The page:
Do you qualify for the child tax credit next month? Here are 3 ways to see

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Eligible parents could receive an advance monthly payment of $ 250 or $ 300 in less than three weeks.

Sarah Tew / CNET

Are any of your friends, relatives or colleagues eligible for the first payment of the child tax credit on July 15? Better yet, are you and your dependents eligible? Now that some useful online tools were made available by the IRS, a little time and effort can help see if you are eligible. Inevitably, it depends heavily on income requirements and age limits, but the vast majority of American households with children can benefit from it.

There are also specific rules, including for people in shared custody arrangement or living outside the United States. And there is a bit more prep work for families who are generally not required to file an income tax return (which IRS calls it a “non-filer”). And to top it off, we can help calculate how much you’ll be fine next year, so you can start planning.

For more details on the child tax credit, you can read this primer on payments. We can explain how to use ID.me to connect to IRS tools, and explain how this year’s payments could allocate your taxes next year. We have also put together some key details about receiving the third stimulus payment. This story was recently updated.

1. Look for two letters from the IRS in the mail

If a letter arrives in your IRS mailbox, don’t despair. Chances are, the tax agency is telling you that you are one of the 36 million families that may be eligible for a child tax credit. The IRS will send the letter if it has determined that you may qualify for the child tax credit based on your 2019 or 2020 federal income tax return. If you generally don’t report taxes, the IRS can use any information you have submitted online, using what is called the non-filtering tool, to let you know your eligibility if you have children.

And it’s only the first letter that warns you that you may be eligible. The IRS plans to send out a second letter to confirm you’re eligible and to estimate how much child tax credit you might get when payments start on July 15. To recap, the tax credit can go up to $ 3,600 per child under 6, and up to $ 3,000 for each child aged 6 to 17. When broken down into advance monthly payments that you could choose to receive this year, that works out to $ 300 or $ 250 per child.

You don’t have to do anything if you receive this letter except keep it in case you need to reference it later. Non declarants and others who do not receive the letter, do not worry yet. Here is more to know about IRS letter – and read on for more qualifying tips.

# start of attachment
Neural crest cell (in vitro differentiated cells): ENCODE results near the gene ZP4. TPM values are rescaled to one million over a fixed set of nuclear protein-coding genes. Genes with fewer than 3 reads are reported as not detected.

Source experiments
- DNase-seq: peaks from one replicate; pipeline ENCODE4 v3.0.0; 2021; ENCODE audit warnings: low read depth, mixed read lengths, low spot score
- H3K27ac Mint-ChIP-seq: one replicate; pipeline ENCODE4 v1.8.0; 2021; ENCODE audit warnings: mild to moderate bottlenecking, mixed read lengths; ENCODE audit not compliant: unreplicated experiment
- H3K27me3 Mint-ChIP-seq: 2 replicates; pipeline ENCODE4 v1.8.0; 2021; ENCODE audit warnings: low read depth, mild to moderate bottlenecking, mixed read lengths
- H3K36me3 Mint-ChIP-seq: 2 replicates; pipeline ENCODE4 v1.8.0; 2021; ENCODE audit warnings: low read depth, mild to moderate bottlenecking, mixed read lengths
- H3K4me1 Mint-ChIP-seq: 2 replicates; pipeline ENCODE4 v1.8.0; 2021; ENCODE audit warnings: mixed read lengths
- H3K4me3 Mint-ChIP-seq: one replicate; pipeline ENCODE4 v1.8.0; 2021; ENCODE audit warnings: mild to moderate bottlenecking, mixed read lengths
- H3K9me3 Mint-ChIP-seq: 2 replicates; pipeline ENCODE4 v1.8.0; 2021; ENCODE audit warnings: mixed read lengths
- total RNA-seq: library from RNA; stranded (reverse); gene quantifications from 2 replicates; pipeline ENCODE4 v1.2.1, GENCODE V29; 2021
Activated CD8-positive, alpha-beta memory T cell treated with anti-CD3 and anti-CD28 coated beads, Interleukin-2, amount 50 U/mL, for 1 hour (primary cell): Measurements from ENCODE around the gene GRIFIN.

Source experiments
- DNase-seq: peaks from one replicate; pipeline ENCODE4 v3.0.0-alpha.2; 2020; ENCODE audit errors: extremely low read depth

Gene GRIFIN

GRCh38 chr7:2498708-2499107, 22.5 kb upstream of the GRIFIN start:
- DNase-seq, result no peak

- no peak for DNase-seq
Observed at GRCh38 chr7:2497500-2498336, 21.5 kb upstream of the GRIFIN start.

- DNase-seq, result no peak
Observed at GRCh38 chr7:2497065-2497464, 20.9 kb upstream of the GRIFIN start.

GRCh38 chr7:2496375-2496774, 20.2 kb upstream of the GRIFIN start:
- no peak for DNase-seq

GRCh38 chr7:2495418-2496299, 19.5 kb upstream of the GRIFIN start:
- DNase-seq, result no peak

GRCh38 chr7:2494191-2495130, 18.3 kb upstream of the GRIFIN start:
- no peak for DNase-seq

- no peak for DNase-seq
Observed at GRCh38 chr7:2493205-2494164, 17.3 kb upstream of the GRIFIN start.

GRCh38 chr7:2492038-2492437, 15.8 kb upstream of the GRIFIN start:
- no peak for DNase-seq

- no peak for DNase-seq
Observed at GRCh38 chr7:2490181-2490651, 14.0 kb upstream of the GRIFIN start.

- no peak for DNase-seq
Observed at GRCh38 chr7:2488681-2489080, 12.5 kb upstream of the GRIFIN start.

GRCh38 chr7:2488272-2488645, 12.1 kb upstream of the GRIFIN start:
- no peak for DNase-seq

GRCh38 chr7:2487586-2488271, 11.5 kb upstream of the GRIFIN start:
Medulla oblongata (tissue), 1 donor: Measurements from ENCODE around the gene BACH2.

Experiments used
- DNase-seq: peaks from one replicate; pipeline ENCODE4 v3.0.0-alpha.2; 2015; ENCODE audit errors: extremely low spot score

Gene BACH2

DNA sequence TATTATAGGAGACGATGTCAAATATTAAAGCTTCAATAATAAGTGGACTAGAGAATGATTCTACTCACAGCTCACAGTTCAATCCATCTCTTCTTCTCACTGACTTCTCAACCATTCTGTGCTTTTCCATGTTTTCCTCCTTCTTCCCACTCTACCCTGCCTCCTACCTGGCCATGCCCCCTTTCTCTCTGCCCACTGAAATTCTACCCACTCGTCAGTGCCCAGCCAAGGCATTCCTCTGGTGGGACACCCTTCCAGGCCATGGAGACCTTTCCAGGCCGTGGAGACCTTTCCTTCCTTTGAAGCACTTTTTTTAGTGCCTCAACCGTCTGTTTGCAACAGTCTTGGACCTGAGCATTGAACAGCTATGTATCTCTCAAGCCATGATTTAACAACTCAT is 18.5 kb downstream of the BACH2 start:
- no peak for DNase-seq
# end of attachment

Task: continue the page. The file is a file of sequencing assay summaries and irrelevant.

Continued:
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2. Use the online eligibility wizard and register through the IRS portals

As of June 22, the IRS has its two web portals open to help you get child tax credit money. the portal for non-declarants opened last week, while the second portal called the Update the portal open Tuesday. Another tool, a interactive eligibility assistant, can help families determine if they are eligible – this is useful if you haven’t received a letter in the mail from the IRS regarding your eligibility.

Online portals allow you to add new information, correct or update outdated details – like the number of children you have – and make a few other decisions about withdrawing multiple small payments.

$ 300 cash with calculator

Calculating your child tax credit payment in advance can help you plan your spending.

Sarah Tew / CNET

3. Review the Child Tax Credit Rules and Calculate Your Amount

Instead of waiting for the IRS to send you a letter, you can make an educated guess about your qualifying status quite easily. We believe the fastest way is to use our child tax credit calculator. Just enter your annual income and the number of children. Don’t worry, the calculator is private and anonymous and will not store or use any of your personal information.

For the most part, the calculator will tell you what you need to know. However, some aberrant qualifications could arise. For example, in some cases it is possible your income will disqualify you.

And while parents of new babies will generally be eligible for the full amount, which may change if you share custody of a child. U.S. citizenship also plays a role, so if one of your children is adopted from another country, you’ll want to make sure you know all of the rules applicable to children.

To find out more, check here if your the state owes you money, how could you get money back for your child care expenses and if you could expect a refund for the unemployment tax relief.

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